Morning light glitters on the open water. The beach is heating up fast. Carl Cole squints at joggers and sunbathers. At the far end he can see a motorboat, just anchored. Cole feels his jaw tighten. Four boaters and an off-leash dog are heading straight for the nest of an American Oystercatcher.
Oystercatchers could be in peril in the Carolinas — they aren't producing as many chicks here as elsewhere. In this particular estuary, they nest just once or twice each year. If people or dogs scare the birds off their nest, the eggs will likely fry in the sun. Grabbing his hat, Carl Cole begins trotting up the beach as fast as he can.
Cole, a retired IT manager, is an Audubon Shorebird Steward at Lighthouse Inlet, on the Northeast end of Folly Beach. At high tide here, there’s just a thin strip of beach between wild water and wild land. Behind the beach are dunes, then acres of salt marsh and pluff mud pocked with tidal pools.
The fascinating overlap of habitats, plus a view of the Morris Island Lighthouse, make this a tremendously popular spot. But the narrow high-tide beach puts visitors on a collision course with birds that nest in both the wrack and the dunes.
These birds include American Oystercatchers, whose Atlantic populations have seen a century of decline but are now increasing slightly due to conservation efforts. They also include Willets and Wilson's Plovers, which are in trouble as well.
All three species face threats that are typical for coastal birds, including overfishing, habitat loss, and human disturbance. Due to these and other challenges, shorebird and seabird populations worldwide have declined 70 percent in the last few decades.
Saving a Nest
To help arrest these declines, Audubon South Carolina recruits Shorebird Stewards for Folly Beach and for Dewees, Kiawah, Seabrook, Hunting, and Harbor Islands. Carl Cole is a particularly faithful volunteer.
Rushing along the beach that day, Cole could see the boaters approaching the oystercatcher nest. Their energetic young spaniel raced forward, nose down. Gauging the distance Cole realized — there’s no way I’ll get there before they do.
Then, something remarkable happened. Approaching Cole was a friendly young man he’d met an hour before. They’d talked at length about threats to birds. “No worries,” the young man said, grinning from ear to ear. “I told ‘em about you. Look! They’re heading back to the boat now to leash their dog.”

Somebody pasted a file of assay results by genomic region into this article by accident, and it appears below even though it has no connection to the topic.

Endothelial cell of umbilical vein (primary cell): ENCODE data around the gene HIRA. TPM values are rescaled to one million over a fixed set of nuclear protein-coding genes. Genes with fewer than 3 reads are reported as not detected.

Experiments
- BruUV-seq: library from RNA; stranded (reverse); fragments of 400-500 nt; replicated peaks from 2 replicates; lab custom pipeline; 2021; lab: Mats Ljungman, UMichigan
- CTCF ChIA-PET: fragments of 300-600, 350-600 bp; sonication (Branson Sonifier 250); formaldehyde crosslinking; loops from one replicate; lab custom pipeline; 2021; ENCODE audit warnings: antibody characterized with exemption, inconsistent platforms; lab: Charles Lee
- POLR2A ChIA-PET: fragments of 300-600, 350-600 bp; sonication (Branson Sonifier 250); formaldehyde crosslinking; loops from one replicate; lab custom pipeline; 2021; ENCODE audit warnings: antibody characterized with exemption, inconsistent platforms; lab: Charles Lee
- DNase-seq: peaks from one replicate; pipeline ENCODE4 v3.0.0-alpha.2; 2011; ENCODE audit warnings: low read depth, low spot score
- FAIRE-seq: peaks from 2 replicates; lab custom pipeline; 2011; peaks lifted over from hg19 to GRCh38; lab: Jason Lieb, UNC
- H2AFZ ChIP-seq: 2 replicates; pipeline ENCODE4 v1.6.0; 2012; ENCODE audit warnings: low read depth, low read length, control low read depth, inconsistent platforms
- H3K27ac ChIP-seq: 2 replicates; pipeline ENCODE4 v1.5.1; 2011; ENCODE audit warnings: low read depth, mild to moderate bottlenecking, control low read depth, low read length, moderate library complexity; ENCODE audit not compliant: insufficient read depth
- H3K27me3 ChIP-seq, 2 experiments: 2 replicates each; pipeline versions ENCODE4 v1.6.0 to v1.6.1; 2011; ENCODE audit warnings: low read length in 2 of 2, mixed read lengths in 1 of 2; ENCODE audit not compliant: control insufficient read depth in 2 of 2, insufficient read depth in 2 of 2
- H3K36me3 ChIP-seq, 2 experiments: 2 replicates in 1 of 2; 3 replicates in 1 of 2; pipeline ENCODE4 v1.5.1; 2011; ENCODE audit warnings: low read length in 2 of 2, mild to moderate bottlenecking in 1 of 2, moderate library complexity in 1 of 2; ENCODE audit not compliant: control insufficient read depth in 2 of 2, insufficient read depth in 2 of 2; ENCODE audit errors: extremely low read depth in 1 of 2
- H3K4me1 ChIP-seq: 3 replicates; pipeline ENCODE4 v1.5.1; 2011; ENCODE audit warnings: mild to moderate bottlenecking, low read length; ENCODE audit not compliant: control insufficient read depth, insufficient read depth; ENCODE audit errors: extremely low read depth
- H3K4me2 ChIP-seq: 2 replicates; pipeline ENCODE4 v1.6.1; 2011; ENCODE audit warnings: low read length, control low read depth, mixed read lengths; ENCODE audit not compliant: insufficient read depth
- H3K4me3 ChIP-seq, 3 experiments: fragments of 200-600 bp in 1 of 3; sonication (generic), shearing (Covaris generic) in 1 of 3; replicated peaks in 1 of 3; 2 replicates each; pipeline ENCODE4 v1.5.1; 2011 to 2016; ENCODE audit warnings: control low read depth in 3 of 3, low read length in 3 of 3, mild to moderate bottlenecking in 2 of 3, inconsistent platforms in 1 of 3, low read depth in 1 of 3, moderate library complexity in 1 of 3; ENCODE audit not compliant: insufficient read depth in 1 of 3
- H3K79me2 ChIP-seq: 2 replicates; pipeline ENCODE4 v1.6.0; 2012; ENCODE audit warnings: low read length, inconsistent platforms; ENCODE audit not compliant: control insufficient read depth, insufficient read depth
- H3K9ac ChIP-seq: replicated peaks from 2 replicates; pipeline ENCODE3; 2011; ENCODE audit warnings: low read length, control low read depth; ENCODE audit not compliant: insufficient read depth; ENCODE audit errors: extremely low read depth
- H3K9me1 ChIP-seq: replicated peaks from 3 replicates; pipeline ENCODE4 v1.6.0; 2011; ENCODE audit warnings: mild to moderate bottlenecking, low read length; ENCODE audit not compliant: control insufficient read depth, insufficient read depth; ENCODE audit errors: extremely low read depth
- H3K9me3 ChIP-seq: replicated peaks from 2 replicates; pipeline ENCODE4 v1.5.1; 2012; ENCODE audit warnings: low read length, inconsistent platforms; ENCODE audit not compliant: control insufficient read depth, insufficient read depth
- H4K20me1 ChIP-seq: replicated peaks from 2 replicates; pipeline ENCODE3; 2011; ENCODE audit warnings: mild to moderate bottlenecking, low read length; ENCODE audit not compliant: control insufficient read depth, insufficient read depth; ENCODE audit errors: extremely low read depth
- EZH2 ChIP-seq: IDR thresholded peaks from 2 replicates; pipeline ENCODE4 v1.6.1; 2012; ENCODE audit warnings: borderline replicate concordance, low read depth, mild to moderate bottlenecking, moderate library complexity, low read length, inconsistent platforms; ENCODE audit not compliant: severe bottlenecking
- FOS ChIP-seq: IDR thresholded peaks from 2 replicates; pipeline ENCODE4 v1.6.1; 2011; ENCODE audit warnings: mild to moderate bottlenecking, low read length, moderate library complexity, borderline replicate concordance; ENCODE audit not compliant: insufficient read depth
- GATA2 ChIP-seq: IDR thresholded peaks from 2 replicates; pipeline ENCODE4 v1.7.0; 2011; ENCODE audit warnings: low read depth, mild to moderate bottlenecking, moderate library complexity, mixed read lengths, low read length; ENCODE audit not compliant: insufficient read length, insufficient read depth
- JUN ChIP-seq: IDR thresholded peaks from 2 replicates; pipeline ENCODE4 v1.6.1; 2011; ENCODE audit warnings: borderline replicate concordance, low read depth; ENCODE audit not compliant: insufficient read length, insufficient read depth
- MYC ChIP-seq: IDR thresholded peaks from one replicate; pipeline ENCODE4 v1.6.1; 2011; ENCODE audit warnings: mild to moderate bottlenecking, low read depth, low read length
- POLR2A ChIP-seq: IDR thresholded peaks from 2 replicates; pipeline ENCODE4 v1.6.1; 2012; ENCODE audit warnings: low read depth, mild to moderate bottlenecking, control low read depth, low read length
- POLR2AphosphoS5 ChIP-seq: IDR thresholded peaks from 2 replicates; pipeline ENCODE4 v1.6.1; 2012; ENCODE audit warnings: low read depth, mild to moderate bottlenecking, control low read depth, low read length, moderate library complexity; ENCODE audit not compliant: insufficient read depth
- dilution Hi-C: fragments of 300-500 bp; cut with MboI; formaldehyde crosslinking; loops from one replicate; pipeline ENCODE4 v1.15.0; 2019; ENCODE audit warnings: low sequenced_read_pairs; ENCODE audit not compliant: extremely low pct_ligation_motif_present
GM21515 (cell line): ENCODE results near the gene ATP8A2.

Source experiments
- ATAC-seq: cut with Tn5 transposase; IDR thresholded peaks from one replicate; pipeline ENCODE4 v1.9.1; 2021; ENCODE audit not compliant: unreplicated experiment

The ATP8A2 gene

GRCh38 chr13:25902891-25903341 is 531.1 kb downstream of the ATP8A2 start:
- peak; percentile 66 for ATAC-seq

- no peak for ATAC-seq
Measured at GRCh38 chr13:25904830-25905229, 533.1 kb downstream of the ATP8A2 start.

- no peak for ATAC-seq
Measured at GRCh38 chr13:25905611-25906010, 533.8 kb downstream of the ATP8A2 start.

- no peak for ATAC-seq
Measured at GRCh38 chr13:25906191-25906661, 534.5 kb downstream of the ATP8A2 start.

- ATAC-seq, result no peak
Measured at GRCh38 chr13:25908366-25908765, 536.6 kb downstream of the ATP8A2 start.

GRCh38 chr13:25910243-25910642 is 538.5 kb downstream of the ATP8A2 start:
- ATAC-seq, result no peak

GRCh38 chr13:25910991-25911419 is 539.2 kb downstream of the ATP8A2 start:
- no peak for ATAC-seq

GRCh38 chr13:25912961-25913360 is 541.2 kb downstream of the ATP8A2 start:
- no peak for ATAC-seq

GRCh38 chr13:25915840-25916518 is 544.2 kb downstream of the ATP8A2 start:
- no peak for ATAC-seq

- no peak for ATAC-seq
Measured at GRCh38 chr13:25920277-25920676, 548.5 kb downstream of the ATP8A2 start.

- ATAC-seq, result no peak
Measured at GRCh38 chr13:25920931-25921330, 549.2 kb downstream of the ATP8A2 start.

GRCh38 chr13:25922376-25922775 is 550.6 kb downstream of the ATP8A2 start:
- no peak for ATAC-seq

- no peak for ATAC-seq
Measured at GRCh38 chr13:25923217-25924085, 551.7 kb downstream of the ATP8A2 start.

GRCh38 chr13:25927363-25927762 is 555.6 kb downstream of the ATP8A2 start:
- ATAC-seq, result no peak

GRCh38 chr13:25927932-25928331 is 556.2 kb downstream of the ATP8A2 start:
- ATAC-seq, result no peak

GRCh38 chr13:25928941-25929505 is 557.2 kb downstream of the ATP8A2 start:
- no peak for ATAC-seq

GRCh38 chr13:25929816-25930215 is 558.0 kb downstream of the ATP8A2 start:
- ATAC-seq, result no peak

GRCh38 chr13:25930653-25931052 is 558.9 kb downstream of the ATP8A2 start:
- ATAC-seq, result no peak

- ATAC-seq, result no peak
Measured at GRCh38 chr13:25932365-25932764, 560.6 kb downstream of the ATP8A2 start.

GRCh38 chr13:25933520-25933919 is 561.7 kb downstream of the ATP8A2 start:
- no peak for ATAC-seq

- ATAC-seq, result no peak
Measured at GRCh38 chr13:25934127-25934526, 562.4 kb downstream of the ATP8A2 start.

Sure enough, that’s exactly what happened. And once the nest was saved, the boaters asked Cole to tell them all about the birds.
The Razor's Edge
Each year, the South Carolina Department of Natural Resources (DNR) does its best to protect typical nesting spots at Lighthouse Inlet. They post signs with string running between them to keep people off the dunes — and off the nests, too, which are virtually invisible in the sand.
Still, people duck under the strings. And in spring and fall, they disturb exhausted birds that rest here during their marathon migrations. Migratory shorebirds struggle with so many stresses worldwide that just a few flights to avoid humans and dogs can threaten a bird’s survival.
Keith McCullough, who coordinates natural history interpretation at Lighthouse Inlet for Charleston Parks, often sees birds disturbed. Beachgoers, McCullough says, will send a child or dog dashing through a big group of shorebirds and seabirds just to snap a picture of them wheeling in the air. Similar photos appear in the local press, with cheerful captions.
“There’s really no thought,” McCullough adds ruefully, “about the razor’s edge these birds sit on between life and death.”
Which is exactly why our beaches need Shorebird Stewards. On Sunday mornings through the summer, Carl Cole sits at the entrance to this beach with a sign that says, “Ask Me About the Birds.” His approach is always gentle. When someone ducks under DNR’s protective string into prime nesting habitat, he might say, “Hey ... good morning ... can I tell you about the birds?”
And people respond well. “The overwhelming majority,” Cole says, “get really engaged.” People choose to come back when the tide is lower, so they can walk farther from the dunes and not disturb birds. Or they move themselves and their dogs to an entirely different part of Folly Beach.
From the nest that Cole protected that day, two chicks hatched and made it at least to near-adult size (that's the last time they were spotted). His reward for a job well done included scores of positive conversations, as well as an intimate look at birds whose presence on the South Carolina coast may not last forever.
“I got so tickled,” he remembers, “watching this oystercatcher chick imitating his parents, chasing off Laughing Gulls way bigger than him. I could practically hear him saying, ‘Hey ma, look at me!’”
Felicia Sanders, a wildlife biologist with DNR, enjoys this same intimate view of coastal birds all the time. She and her colleagues keep track of the declines and upticks in our state's seabird and shorebird numbers. So she’s acutely aware of the need to build public will to strengthen the laws and policies that can stabilize their fragile populations.
“Shorebird Stewards do critical outreach," Sanders says, "to change the perspective of the general public. And only with their help can we make even bigger changes happen for South Carolina’s coastal birds.”
To become a Shorebird Steward, contact Nolan Schillerstrom at firstname.lastname@example.org.